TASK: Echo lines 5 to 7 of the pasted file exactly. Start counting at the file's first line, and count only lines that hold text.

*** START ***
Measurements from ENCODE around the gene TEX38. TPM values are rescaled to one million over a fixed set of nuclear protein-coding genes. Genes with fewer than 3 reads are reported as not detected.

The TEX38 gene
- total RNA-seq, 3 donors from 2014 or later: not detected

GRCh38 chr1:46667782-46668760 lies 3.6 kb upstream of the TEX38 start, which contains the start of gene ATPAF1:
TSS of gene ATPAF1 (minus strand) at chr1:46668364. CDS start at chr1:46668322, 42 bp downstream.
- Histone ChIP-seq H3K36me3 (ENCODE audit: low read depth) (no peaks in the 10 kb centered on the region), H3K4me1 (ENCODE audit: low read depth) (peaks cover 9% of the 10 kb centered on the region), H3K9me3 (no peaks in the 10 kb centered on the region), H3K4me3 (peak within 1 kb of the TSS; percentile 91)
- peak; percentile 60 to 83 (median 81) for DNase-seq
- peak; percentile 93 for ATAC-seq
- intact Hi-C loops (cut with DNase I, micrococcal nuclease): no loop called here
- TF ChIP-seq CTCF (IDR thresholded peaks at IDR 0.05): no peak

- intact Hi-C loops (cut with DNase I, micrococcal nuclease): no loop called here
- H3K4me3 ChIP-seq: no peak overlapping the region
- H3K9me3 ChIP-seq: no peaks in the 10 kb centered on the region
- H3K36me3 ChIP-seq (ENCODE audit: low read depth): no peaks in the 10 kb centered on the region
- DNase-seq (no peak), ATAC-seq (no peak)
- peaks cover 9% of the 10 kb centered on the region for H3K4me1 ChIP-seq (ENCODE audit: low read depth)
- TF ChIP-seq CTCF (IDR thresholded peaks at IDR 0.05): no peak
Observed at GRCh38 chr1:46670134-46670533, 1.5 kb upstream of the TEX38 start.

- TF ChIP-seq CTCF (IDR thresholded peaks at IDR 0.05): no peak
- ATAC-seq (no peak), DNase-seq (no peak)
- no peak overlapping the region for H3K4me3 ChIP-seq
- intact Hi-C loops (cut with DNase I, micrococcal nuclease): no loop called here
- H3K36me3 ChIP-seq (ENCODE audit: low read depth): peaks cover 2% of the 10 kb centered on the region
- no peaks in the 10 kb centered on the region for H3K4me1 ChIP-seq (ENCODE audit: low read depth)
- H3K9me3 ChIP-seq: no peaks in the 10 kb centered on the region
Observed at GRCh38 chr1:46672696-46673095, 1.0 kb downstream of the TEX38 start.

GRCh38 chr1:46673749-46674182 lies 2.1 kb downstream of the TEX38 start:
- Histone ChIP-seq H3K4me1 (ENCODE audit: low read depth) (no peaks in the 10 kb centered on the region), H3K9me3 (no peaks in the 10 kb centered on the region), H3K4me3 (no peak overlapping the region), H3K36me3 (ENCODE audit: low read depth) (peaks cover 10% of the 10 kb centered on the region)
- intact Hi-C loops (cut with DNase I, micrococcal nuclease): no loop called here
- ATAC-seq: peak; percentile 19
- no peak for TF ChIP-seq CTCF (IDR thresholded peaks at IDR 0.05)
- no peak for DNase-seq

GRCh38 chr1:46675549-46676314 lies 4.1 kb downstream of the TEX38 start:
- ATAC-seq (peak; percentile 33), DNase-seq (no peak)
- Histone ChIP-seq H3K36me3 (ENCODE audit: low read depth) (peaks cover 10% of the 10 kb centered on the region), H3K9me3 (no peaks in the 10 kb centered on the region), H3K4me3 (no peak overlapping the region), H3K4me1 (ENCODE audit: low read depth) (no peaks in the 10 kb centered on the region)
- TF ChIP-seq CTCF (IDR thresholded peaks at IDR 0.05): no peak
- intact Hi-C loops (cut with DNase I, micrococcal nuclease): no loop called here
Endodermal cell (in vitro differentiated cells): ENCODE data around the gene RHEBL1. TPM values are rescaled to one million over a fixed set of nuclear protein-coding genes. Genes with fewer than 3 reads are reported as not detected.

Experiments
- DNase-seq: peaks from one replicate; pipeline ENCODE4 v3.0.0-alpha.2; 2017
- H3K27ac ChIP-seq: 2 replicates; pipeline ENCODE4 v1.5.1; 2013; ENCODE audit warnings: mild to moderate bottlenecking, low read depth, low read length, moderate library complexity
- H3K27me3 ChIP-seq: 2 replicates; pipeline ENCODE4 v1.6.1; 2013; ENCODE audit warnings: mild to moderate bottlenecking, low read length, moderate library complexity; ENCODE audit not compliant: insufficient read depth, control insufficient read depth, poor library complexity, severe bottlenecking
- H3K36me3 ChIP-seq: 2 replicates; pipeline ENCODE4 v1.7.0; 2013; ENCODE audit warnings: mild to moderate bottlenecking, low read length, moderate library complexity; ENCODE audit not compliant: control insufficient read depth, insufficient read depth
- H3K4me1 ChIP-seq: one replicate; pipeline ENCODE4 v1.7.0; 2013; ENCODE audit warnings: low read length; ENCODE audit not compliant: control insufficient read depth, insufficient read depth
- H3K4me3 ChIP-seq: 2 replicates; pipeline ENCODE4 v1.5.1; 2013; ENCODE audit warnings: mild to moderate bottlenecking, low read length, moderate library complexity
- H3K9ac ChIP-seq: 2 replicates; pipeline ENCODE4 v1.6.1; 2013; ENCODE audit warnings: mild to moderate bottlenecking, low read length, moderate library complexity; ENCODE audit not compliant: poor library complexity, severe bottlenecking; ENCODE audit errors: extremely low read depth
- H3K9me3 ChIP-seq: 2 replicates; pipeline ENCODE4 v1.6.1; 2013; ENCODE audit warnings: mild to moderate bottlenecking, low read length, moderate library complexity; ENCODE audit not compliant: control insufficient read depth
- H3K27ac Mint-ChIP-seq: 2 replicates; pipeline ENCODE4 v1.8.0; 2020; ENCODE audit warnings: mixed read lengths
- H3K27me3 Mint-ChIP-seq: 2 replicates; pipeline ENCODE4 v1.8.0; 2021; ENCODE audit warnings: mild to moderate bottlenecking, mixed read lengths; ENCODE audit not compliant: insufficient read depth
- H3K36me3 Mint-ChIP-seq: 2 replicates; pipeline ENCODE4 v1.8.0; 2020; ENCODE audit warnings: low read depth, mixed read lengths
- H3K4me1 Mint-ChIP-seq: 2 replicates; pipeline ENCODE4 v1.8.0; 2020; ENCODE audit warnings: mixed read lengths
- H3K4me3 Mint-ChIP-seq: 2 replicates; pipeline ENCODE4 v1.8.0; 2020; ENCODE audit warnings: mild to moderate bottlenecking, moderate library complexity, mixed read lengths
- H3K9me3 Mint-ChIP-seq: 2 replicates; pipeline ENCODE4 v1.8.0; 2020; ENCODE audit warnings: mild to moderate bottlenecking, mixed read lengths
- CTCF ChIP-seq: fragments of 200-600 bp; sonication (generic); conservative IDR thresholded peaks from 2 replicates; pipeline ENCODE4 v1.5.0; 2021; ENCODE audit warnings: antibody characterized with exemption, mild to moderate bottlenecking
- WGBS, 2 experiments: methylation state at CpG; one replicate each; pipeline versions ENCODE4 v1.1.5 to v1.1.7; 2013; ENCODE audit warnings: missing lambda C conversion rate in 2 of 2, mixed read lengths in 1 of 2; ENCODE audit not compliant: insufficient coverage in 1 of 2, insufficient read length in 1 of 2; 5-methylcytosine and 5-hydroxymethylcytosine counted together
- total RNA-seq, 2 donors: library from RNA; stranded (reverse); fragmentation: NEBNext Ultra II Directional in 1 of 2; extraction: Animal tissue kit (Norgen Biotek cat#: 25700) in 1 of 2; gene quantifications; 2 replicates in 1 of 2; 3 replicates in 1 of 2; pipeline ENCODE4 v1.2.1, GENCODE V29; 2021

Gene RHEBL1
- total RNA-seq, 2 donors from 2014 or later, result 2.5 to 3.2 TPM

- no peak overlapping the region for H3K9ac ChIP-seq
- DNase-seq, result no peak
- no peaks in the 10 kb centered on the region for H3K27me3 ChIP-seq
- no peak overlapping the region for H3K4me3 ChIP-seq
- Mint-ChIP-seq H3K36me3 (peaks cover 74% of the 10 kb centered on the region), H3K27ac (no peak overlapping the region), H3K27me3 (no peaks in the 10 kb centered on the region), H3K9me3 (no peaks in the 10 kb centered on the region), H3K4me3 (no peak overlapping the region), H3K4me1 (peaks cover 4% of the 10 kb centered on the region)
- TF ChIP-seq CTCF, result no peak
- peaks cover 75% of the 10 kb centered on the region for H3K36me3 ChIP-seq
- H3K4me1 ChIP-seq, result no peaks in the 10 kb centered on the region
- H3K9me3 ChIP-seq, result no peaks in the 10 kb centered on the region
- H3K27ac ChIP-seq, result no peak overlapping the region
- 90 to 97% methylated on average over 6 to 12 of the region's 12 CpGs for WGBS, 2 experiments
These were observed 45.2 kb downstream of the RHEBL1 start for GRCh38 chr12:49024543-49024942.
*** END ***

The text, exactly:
TSS of gene ATPAF1 (minus strand) at chr1:46668364. CDS start at chr1:46668322, 42 bp downstream.
- Histone ChIP-seq H3K36me3 (ENCODE audit: low read depth) (no peaks in the 10 kb centered on the region), H3K4me1 (ENCODE audit: low read depth) (peaks cover 9% of the 10 kb centered on the region), H3K9me3 (no peaks in the 10 kb centered on the region), H3K4me3 (peak within 1 kb of the TSS; percentile 91)
- peak; percentile 60 to 83 (median 81) for DNase-seq